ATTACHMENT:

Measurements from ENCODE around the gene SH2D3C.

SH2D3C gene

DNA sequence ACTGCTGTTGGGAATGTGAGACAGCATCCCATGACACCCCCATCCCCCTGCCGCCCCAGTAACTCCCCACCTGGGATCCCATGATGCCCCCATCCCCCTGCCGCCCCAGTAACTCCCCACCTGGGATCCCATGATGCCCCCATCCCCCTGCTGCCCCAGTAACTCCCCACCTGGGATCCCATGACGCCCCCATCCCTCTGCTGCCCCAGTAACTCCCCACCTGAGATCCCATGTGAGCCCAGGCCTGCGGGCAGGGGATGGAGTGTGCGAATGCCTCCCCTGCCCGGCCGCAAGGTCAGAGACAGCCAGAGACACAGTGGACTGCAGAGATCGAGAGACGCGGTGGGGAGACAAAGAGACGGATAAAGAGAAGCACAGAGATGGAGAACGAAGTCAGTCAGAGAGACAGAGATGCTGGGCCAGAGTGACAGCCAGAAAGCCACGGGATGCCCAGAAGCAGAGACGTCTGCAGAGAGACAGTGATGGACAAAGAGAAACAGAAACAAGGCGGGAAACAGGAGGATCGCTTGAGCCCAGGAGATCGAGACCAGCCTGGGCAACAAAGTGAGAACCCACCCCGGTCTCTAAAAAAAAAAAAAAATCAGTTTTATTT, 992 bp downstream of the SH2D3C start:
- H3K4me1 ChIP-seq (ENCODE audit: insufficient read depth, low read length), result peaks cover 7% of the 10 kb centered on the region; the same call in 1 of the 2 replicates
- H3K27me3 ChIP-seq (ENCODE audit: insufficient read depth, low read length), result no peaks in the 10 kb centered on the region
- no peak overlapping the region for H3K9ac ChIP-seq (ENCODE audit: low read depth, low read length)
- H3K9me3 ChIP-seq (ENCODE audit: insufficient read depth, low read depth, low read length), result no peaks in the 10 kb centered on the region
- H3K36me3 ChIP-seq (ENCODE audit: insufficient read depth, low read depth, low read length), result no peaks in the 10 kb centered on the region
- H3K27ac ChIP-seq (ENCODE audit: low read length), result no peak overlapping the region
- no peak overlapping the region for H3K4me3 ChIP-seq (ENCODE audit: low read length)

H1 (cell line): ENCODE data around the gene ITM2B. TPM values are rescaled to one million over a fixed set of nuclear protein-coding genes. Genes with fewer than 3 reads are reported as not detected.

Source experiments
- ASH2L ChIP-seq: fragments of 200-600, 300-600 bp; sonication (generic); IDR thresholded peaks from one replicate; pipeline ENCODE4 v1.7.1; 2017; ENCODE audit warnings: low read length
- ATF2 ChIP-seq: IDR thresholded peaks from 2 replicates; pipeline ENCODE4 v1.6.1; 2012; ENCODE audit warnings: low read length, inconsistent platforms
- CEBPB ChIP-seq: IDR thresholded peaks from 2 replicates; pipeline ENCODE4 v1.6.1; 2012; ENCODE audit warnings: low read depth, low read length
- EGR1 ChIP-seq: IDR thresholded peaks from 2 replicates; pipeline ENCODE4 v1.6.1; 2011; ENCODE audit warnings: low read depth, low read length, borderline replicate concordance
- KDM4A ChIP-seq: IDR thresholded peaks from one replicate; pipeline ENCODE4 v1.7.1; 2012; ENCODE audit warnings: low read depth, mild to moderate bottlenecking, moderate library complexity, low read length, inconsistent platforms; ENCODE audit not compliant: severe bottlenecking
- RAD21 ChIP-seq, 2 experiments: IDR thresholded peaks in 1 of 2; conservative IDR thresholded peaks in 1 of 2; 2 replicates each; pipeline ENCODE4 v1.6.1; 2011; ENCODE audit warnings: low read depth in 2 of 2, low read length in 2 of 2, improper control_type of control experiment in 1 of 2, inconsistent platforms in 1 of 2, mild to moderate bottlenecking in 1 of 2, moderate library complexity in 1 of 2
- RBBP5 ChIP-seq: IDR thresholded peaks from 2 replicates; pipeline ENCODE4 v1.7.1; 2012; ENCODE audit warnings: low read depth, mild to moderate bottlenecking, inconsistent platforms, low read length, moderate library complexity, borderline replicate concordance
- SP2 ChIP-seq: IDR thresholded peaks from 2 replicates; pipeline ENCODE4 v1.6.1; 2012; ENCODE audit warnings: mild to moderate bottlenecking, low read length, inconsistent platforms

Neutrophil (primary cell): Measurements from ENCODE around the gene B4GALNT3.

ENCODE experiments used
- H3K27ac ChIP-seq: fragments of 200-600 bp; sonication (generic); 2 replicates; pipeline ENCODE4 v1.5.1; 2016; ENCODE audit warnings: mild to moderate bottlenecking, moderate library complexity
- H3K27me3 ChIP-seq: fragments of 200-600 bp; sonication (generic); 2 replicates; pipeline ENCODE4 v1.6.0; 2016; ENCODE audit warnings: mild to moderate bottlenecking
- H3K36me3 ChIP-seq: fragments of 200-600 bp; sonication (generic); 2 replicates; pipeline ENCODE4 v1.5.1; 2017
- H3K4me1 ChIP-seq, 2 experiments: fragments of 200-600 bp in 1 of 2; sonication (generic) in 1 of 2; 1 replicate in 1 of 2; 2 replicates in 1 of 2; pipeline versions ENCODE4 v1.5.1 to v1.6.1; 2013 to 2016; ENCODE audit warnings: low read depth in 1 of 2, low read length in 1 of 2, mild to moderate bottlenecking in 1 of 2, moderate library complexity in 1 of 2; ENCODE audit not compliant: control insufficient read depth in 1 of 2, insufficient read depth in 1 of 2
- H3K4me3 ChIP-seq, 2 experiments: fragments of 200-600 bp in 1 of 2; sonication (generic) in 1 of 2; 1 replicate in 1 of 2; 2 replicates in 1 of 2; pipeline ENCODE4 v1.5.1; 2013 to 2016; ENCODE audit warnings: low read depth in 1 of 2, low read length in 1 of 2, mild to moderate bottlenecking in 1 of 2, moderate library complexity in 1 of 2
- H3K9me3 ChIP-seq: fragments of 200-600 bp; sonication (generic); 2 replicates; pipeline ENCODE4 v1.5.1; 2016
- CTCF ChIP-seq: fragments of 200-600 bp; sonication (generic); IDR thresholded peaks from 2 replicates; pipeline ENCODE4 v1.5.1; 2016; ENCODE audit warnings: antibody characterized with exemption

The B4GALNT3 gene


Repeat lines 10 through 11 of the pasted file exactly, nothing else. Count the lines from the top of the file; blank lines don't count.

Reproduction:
- no peak overlapping the region for H3K4me3 ChIP-seq (ENCODE audit: low read length)

H1 (cell line): ENCODE data around the gene ITM2B. TPM values are rescaled to one million over a fixed set of nuclear protein-coding genes. Genes with fewer than 3 reads are reported as not detected.